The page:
LIDDELL, Richard (?1694-1746), of Wakehurst Place, Suss.
Available from Boydell and Brewer
Family and Education
b. ?1694, 1st s. of Dennis Liddell, M.P., of Wakehurst Place by Martha, da. of Sir Richard Haddock, M.P., comptroller of the navy. educ. Ch. Ch. Oxf. 3 June 1712, aged 17; I. Temple 1712. unm. suc. fa. 1717.
Sec. to ld. lt. [I] 1745-d.; P.C. [I] 1745.
Liddell’s father, a commissioner of the navy and a friend of Pepys, bought Wakehurst for £9,000 in 1694.1 Liddell himself gained notoriety in November 1729 when he was surprised in adultery with Lady Abergavenny by her husband, who was awarded £10,000 damages against him.2 In order to avoid paying the damages, he appears to have made over his estates to his younger brother Charles.3 In December 1733 Lord Ailesbury reported from Brussels:
Mr. Liddell here is a very pretty gentleman and well bred ... No doubt he has a good estate, as one may judge by appearance in going to all countries to divert himself, and as he told me Lord Abergavenny should never have a shilling of his money.4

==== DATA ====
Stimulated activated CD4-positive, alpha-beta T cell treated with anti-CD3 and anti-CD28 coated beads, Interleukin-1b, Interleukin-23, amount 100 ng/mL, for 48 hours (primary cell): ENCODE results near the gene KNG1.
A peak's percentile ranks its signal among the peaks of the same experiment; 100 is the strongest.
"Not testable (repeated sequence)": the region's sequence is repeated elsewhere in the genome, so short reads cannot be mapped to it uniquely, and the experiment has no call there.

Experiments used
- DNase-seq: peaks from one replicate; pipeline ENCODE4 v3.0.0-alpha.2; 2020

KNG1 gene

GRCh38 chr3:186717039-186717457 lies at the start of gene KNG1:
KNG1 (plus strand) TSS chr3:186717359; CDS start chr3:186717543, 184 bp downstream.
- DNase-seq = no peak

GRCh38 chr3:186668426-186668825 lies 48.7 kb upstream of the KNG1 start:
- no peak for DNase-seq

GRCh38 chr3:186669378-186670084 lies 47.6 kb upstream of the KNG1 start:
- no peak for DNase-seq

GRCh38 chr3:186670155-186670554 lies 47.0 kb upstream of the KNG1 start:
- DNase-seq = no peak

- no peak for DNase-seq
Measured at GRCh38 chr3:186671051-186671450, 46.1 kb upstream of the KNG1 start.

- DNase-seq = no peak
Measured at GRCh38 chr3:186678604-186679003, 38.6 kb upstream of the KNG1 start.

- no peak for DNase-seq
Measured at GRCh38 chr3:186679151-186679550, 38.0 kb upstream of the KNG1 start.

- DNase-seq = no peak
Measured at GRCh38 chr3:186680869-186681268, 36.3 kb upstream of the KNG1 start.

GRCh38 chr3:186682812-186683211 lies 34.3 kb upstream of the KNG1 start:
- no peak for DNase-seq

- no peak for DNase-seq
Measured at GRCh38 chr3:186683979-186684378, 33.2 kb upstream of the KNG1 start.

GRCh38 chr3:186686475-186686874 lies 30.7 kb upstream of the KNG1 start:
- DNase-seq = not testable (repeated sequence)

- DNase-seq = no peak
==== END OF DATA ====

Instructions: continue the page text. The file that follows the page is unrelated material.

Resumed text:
Returned for Bossiney as an opposition Whig in 1741, he was unseated on petition by 7 votes, including that of another wronged husband, Sir William Morice, gained by his kinsman, Lord Abergavenny, ‘for what reason is obvious enough’.5 Re-seated on a further petition after Walpole’s fall, he voted against the Hanoverians in 1742 and 1744, signing the opposition whip of 10 Nov. 1743.6 Lord Chesterfield states that ‘everybody was much surprised’ when he appointed Liddell his secretary on becoming lord lieutenant of Ireland in 1745,
and some of my friends represented to me, that he was no man of business, but only a very genteel, pretty young fellow. I assured them, and with truth, that that was the very reason why I chose him,7
Sir, you will receive the emoluments of your place, but I will do the business myself, being determined to have no first minister.8
He died shortly afterwards, 22 June 1746.